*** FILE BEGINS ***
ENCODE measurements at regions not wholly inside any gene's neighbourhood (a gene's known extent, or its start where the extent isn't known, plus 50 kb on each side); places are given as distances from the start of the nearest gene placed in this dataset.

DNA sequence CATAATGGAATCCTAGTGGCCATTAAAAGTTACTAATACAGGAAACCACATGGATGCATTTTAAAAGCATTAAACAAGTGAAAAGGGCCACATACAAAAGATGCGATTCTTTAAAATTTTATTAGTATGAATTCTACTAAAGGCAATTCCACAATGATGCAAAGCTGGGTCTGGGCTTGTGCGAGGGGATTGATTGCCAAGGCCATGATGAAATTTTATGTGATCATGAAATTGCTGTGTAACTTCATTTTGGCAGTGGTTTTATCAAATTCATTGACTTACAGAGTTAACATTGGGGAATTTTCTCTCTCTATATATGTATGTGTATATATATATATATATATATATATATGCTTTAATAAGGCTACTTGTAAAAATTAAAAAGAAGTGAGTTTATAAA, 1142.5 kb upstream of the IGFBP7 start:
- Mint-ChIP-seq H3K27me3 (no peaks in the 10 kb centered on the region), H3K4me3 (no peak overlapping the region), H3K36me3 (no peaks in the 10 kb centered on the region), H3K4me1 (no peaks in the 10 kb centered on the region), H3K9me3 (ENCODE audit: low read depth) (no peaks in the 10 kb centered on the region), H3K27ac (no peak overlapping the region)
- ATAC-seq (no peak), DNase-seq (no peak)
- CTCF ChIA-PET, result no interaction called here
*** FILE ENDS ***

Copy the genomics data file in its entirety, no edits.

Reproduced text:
ENCODE measurements at regions not wholly inside any gene's neighbourhood (a gene's known extent, or its start where the extent isn't known, plus 50 kb on each side); places are given as distances from the start of the nearest gene placed in this dataset.

DNA sequence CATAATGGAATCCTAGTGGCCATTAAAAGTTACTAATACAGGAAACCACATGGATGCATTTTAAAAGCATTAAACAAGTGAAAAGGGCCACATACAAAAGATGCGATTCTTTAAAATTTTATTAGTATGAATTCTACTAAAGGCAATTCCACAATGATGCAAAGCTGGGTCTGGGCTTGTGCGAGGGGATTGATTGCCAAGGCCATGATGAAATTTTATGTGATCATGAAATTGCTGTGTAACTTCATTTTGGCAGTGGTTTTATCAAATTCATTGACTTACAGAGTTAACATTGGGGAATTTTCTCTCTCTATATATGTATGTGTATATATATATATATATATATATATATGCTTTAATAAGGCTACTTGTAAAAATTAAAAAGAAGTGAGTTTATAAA, 1142.5 kb upstream of the IGFBP7 start:
- Mint-ChIP-seq H3K27me3 (no peaks in the 10 kb centered on the region), H3K4me3 (no peak overlapping the region), H3K36me3 (no peaks in the 10 kb centered on the region), H3K4me1 (no peaks in the 10 kb centered on the region), H3K9me3 (ENCODE audit: low read depth) (no peaks in the 10 kb centered on the region), H3K27ac (no peak overlapping the region)
- ATAC-seq (no peak), DNase-seq (no peak)
- CTCF ChIA-PET, result no interaction called here